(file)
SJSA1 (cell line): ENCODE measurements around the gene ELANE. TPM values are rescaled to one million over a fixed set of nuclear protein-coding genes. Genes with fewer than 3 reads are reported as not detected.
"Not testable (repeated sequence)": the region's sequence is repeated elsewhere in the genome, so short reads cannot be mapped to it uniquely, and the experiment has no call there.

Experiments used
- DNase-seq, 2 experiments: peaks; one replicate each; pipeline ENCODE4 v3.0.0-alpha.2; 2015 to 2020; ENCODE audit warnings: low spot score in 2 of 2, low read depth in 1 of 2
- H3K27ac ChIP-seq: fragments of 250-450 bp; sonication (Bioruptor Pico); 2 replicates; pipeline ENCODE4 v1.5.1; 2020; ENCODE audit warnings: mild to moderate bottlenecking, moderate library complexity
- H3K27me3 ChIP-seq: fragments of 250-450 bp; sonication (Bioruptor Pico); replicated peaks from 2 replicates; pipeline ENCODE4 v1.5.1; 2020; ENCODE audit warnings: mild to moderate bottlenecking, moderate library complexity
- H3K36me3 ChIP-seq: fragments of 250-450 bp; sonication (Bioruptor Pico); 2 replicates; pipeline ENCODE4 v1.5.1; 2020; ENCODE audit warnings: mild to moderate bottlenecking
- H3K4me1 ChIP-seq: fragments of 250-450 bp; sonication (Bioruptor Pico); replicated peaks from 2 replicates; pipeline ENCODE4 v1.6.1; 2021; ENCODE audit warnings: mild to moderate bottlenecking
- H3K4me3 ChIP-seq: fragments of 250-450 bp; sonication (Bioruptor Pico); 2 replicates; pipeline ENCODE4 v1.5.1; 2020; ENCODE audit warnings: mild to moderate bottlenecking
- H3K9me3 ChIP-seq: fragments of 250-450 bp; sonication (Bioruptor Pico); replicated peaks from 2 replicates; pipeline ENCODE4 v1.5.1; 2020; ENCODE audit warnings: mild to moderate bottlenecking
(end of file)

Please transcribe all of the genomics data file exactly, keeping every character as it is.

SJSA1 (cell line): ENCODE measurements around the gene ELANE. TPM values are rescaled to one million over a fixed set of nuclear protein-coding genes. Genes with fewer than 3 reads are reported as not detected.
"Not testable (repeated sequence)": the region's sequence is repeated elsewhere in the genome, so short reads cannot be mapped to it uniquely, and the experiment has no call there.

Experiments used
- DNase-seq, 2 experiments: peaks; one replicate each; pipeline ENCODE4 v3.0.0-alpha.2; 2015 to 2020; ENCODE audit warnings: low spot score in 2 of 2, low read depth in 1 of 2
- H3K27ac ChIP-seq: fragments of 250-450 bp; sonication (Bioruptor Pico); 2 replicates; pipeline ENCODE4 v1.5.1; 2020; ENCODE audit warnings: mild to moderate bottlenecking, moderate library complexity
- H3K27me3 ChIP-seq: fragments of 250-450 bp; sonication (Bioruptor Pico); replicated peaks from 2 replicates; pipeline ENCODE4 v1.5.1; 2020; ENCODE audit warnings: mild to moderate bottlenecking, moderate library complexity
- H3K36me3 ChIP-seq: fragments of 250-450 bp; sonication (Bioruptor Pico); 2 replicates; pipeline ENCODE4 v1.5.1; 2020; ENCODE audit warnings: mild to moderate bottlenecking
- H3K4me1 ChIP-seq: fragments of 250-450 bp; sonication (Bioruptor Pico); replicated peaks from 2 replicates; pipeline ENCODE4 v1.6.1; 2021; ENCODE audit warnings: mild to moderate bottlenecking
- H3K4me3 ChIP-seq: fragments of 250-450 bp; sonication (Bioruptor Pico); 2 replicates; pipeline ENCODE4 v1.5.1; 2020; ENCODE audit warnings: mild to moderate bottlenecking
- H3K9me3 ChIP-seq: fragments of 250-450 bp; sonication (Bioruptor Pico); replicated peaks from 2 replicates; pipeline ENCODE4 v1.5.1; 2020; ENCODE audit warnings: mild to moderate bottlenecking